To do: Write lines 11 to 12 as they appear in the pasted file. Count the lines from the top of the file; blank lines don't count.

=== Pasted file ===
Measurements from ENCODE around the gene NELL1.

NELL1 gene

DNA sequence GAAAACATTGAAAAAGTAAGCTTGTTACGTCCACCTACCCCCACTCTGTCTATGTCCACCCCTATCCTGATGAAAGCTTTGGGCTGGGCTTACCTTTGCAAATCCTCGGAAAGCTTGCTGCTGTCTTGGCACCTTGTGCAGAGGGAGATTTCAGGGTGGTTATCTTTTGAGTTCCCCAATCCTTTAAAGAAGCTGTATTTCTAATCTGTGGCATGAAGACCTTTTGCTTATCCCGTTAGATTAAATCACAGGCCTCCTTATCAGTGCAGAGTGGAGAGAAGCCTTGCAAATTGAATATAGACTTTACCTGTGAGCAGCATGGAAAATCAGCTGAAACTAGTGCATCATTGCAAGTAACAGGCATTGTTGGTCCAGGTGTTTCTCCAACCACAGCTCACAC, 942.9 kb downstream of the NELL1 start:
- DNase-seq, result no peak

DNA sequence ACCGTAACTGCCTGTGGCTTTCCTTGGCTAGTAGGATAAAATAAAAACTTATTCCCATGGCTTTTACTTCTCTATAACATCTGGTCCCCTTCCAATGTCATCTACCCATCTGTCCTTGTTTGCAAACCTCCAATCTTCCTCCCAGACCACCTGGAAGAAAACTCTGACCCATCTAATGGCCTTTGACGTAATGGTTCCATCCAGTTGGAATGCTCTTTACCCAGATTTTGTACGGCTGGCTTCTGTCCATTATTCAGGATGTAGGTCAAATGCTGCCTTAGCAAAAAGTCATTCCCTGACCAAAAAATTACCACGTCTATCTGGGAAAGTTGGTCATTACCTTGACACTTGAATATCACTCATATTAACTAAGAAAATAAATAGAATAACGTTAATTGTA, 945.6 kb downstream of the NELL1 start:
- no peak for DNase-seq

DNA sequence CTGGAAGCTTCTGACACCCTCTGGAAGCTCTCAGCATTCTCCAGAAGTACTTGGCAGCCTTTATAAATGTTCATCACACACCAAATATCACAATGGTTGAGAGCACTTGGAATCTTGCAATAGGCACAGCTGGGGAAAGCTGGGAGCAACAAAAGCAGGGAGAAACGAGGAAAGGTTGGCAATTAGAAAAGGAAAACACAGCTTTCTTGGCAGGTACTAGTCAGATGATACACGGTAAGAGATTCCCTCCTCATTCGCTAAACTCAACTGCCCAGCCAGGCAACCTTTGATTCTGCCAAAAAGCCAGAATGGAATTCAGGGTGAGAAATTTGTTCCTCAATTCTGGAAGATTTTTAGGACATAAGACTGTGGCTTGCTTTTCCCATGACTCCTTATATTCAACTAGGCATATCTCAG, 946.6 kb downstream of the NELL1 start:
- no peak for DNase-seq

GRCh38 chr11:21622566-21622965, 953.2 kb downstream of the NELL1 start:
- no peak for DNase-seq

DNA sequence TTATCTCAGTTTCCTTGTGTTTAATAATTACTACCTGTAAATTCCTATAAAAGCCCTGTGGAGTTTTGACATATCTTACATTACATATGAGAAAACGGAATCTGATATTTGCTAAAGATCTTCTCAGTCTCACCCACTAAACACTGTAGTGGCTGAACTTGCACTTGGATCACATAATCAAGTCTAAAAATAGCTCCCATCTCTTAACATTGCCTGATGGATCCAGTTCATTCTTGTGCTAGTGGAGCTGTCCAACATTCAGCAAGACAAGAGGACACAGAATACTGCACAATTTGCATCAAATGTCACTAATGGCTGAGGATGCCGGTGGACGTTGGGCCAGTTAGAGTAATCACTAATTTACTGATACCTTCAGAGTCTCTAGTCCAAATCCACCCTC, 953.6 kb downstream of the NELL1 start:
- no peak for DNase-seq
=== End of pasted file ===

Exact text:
DNA sequence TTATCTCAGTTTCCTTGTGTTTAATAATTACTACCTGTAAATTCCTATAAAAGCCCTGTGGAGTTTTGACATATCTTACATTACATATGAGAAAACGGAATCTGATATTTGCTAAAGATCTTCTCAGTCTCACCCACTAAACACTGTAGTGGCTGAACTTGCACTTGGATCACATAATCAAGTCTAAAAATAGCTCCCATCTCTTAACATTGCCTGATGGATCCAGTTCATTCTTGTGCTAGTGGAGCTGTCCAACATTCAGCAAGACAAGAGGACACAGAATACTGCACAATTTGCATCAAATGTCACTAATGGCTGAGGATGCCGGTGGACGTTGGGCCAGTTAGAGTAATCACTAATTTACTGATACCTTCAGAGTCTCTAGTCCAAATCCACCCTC, 953.6 kb downstream of the NELL1 start:
- no peak for DNase-seq